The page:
Belgorod is the administrative center of the oblast. Within the framework of administrative divisions, it is incorporated as the city of oblast significance of Belgorod—an administrative unit with status equal to that of the districts. As a municipal division, the city of oblast significance of Belgorod is incorporated as Belgorod Urban Okrug.
For administrative purposes, Belgorod is divided into two city okrugs:
Vostochny ("Eastern"), population: 141,844 (2010 Census)
Zapadny ("Western"), population: 214,558 (2010 Census)
Belgorod's climate is humid continental (Köppen climate classification Dfb slightly cooler than Dfa) featuring moderate precipitation.
Winters are rather cold and changeable with frequent warmings followed by rains. Temperatures may occasionally fall below −15 °C (5 °F) for about one week or more. Summer is warm and either humid and rainy or hot and droughty. Autumn is mild and rainy. The Belgorod reservoirs get covered with ice by the end of November or the beginning of December, and the ice layer typically lasts until March or April.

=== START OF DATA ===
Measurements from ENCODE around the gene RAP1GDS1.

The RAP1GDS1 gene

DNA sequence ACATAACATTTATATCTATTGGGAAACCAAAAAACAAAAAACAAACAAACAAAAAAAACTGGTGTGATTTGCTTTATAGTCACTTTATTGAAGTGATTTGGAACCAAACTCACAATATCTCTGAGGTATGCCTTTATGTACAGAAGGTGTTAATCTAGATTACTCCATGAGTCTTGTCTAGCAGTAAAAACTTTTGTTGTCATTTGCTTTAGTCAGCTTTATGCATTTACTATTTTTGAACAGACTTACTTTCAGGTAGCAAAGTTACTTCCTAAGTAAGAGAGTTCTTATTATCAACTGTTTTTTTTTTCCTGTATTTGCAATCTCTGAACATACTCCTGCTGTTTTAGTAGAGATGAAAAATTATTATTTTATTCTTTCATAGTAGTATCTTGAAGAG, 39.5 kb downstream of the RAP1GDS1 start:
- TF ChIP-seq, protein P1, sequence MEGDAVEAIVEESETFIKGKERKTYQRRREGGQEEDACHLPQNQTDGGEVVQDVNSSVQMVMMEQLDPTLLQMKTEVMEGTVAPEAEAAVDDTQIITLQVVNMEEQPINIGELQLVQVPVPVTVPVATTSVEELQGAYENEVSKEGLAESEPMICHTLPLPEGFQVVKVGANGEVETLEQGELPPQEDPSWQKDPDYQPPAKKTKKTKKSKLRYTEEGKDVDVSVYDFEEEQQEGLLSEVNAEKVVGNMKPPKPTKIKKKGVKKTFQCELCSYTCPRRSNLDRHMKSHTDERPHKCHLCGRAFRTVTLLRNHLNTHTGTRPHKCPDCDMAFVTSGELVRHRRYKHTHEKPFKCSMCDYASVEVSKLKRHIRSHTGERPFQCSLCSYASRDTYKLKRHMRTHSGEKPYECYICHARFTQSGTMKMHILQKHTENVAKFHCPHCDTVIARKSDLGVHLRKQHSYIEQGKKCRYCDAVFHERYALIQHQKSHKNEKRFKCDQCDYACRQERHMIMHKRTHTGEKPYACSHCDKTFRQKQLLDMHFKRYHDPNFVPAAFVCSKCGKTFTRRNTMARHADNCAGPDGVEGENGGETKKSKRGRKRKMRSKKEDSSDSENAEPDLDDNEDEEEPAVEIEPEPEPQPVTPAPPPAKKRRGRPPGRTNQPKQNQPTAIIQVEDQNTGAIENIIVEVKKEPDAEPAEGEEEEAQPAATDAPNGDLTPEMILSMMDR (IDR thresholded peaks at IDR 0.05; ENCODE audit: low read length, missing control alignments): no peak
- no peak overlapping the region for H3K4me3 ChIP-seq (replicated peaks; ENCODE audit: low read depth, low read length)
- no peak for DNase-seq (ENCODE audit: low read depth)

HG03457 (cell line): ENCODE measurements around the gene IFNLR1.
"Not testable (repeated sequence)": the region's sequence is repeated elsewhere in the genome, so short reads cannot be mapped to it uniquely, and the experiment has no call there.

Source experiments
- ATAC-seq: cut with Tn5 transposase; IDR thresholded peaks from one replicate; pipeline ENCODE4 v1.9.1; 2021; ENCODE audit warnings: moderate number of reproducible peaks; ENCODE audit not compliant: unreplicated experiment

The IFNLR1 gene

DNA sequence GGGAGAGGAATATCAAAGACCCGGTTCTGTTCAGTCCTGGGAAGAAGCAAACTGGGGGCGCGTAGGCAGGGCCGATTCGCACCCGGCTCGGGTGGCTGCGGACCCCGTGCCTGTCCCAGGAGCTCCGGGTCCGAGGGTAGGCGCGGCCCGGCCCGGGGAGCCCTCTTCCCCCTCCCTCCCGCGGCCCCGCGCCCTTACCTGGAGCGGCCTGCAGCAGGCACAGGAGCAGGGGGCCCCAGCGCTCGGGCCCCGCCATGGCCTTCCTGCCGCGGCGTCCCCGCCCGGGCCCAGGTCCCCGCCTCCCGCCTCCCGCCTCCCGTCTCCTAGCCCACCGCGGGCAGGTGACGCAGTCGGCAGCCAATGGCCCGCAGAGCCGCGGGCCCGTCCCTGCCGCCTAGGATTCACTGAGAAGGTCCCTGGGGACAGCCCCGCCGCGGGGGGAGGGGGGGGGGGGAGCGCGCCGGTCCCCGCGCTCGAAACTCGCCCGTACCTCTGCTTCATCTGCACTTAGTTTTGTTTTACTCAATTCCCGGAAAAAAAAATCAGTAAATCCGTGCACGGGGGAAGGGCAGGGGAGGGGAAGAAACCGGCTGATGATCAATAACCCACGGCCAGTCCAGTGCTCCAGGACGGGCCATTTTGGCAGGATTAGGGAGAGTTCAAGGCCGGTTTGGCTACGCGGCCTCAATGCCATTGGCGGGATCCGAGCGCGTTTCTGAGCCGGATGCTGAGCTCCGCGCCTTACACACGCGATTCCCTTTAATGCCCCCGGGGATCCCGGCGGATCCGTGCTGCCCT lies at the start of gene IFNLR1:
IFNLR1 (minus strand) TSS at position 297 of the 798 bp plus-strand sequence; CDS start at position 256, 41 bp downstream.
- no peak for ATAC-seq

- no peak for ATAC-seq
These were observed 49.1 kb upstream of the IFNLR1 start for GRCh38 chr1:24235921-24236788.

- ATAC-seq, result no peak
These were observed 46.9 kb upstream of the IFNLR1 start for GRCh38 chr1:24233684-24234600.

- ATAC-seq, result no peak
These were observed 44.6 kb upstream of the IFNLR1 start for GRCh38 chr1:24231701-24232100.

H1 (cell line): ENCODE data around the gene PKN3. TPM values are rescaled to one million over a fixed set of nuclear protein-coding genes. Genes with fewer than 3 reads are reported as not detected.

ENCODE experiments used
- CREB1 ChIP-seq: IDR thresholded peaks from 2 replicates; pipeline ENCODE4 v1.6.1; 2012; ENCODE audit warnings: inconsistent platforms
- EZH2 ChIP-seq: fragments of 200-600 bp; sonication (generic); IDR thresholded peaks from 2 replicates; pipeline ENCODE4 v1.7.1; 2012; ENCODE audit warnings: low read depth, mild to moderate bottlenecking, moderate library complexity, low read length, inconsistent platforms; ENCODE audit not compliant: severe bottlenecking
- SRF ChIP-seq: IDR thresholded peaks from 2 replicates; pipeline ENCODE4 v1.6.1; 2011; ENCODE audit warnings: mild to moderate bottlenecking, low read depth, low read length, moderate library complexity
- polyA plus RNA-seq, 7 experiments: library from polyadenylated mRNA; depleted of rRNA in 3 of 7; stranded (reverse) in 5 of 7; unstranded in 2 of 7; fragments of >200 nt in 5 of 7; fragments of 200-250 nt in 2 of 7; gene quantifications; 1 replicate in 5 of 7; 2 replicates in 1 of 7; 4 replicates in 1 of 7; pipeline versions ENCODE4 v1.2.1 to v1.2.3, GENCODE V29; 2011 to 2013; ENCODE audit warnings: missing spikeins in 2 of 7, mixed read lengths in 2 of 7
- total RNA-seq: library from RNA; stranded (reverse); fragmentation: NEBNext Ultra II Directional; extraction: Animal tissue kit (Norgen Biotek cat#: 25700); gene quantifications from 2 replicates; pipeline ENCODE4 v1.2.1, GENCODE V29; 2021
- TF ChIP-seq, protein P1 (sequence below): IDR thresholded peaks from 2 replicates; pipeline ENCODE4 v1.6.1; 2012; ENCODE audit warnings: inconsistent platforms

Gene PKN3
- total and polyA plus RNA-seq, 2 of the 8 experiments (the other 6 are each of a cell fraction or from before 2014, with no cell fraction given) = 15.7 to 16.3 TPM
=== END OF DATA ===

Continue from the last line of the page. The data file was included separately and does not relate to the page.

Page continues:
average year temperature: + 7.7 °C
average humidity: 76%
average wind speed: 5–7 m/s
average precipitation 380–620 mm (14.96–24.41 in), mostly in summer.
Since 1869, there has been a railway connection between Belgorod and Moscow. Belgorod is served by the Belgorod International Airport (EGO).
Length of trolley lines is over 120 km (75 mi). Trolleybus city park consists of 150 pieces of equipment, mainly Russian-made trolley ZiU-682V, 2 units ZiU-683, operated since 1990, and 3 units ZiU-6205, 30 units "Optima", and also has one trolley Skoda-VSW -14Tr, which started operation in 1996. In 2002, the city administration purchased 15 new trolleybuses ZiU-682G, and in 2005 bought another 20 new trolleybuses ZiU-682G, and in 2011 - 30 trolleybuses Trolza-5275.05 "Optima", and in 2013 - 20 new trolleybuses ACSM-420.
The city has two bus stations: Bus Belgorod, Belgorod- 2 Bus Terminal (located on the forecourt ), as well as bus stop complex Energomash. The Energomash bus station is mainly for commuting buses. From the bus station Belgorod-2 buses go mainly to nearby regional centers, and departure of buses in accordance with the arrival of trains.
In 2019 Belgorod bought 20 new buses named Liaz.
Culture and art
Belgorod Drama Theater
Belgorod Puppet Theater
Two monkeys, Belgorod clowning theater
Belgorod historical museum
Belgorod Art Museum
Belgorod Museum of Folk Culture
The Belgorod Diorama Of The Tank Battle of 1943
White mask, a festival of street arts
Joasaph of Belgorod, 18th century bishop
Svetlana Khorkina, Olympic gymnast
Natalia Zuyeva, Olympic rhythmic gymnast
Alexey Shved, basketball player